It is in this context that Chief Justice Weintraub s oft-quoted comment setting forth the test to be applied is most instructive. See Gibson v. Kennedy, 23 N.J. 150, 158 (1957). As he pointed out,
[a]ssaults and batteries rarely, if ever, redound to the economic advantage of the employer, and it may readily be assumed the employer would not wish them. The outrageous quality of an employee s act may well be persuasive in considering whether his motivation was purely personal, but if the employee is within the scope of employment and intends to further the employer s business, the employer is chargeable even though the employee s conduct be imbecilic.
And as Judge Learned Hand observed: motives may be mixed; men may vent their spleen upon others and yet mean to further their master s business; that meaning, that intention is the test. Nelson v. Am.-West African Line, Inc., 86 F.2d 730, 731-32 (2d Cir. 1936), cert. denied, 300 U.S. 665, 57 S. Ct. 509, 81 L. Ed. 873 (1937). Likewise, as even the majority today observes, [w]hen the employee s conduct -- however aggressive and misguided - originated in his or her effort to fulfill an assigned task, the act has been held to be within the scope of employment. Ante at ___ (slip op. at 42) (summarizing holdings in Gibson and Nelson).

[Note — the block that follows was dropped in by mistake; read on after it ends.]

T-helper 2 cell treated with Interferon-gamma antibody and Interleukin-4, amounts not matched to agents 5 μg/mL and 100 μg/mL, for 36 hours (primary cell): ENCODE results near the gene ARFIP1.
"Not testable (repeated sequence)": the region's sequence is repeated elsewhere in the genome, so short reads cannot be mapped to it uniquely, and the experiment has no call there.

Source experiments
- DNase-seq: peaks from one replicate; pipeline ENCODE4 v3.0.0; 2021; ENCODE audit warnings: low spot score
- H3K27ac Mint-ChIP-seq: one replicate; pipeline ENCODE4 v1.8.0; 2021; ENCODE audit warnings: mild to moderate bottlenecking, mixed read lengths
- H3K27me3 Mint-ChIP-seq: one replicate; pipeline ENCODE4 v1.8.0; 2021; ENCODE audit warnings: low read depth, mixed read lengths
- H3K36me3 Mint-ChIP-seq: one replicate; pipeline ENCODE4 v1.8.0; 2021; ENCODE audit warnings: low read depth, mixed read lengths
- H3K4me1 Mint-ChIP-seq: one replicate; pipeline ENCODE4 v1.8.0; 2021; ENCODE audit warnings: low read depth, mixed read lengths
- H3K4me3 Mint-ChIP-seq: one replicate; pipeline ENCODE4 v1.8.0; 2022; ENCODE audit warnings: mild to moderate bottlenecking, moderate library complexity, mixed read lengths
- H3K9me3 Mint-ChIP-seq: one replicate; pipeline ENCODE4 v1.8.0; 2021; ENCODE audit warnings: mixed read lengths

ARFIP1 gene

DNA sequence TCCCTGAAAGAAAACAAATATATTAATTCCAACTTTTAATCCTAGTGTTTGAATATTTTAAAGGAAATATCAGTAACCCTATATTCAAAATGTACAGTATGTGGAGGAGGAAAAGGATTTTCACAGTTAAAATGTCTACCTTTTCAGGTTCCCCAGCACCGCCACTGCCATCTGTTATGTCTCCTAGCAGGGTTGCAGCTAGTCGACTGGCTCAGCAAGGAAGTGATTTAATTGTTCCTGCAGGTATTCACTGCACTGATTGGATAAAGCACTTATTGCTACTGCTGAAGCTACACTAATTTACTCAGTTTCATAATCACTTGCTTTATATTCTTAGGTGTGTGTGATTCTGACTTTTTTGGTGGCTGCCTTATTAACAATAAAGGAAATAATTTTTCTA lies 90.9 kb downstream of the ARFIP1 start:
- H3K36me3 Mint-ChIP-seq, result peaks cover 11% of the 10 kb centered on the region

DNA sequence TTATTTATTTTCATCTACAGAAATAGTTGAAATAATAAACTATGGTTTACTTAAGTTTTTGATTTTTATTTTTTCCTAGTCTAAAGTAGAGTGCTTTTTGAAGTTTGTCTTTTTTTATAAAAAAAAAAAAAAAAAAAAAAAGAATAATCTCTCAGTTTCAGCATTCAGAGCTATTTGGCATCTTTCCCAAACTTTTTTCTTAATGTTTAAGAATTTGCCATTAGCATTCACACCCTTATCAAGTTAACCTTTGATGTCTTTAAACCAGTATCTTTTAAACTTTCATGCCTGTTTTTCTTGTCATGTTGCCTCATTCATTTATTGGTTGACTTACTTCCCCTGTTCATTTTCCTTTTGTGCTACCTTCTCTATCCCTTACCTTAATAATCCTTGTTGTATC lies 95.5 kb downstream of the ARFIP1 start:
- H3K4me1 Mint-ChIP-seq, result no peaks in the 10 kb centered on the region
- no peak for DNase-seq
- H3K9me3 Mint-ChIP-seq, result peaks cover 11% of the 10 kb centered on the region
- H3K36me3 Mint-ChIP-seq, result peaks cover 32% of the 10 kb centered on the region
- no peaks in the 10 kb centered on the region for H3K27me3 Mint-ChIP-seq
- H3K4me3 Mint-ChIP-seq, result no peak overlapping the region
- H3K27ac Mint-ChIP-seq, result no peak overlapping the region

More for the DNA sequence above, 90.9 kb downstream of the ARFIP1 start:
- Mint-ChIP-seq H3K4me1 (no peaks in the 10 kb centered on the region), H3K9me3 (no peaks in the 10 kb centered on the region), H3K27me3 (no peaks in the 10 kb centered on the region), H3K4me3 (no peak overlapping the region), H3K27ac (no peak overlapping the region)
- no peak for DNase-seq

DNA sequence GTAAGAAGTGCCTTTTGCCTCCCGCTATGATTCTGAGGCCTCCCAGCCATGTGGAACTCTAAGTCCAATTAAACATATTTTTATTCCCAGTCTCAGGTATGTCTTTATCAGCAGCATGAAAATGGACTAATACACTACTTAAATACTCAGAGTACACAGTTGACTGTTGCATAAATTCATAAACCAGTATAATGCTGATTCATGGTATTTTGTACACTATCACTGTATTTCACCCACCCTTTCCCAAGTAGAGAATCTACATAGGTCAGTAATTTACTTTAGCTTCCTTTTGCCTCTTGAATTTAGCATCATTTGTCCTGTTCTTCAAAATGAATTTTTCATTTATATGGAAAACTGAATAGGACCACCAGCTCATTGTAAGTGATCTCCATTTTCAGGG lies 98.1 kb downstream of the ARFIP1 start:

In addressing more generally the use of force by an employee, the Restatement comments on the fact that there are some forms of employment that are more likely to bring an employee into a situation in which force will be used. Restatement 245 comment a. Although the specific situations that the Restatement identifies do not mirror the one now before this Court, the comment points out that the liability of the principal depends fundamentally upon the likelihood of a battery or other tort in view of the kind of result to be accomplished, the customs of the enterprise and the nature of the persons normally employed for doing the work. Ibid. By and large, then, if McClain s duties were such that there was a likelihood of a physical altercation, her effort to protect herself might well have been motivated by her belief that it would enable her to carry out the duties assigned to her.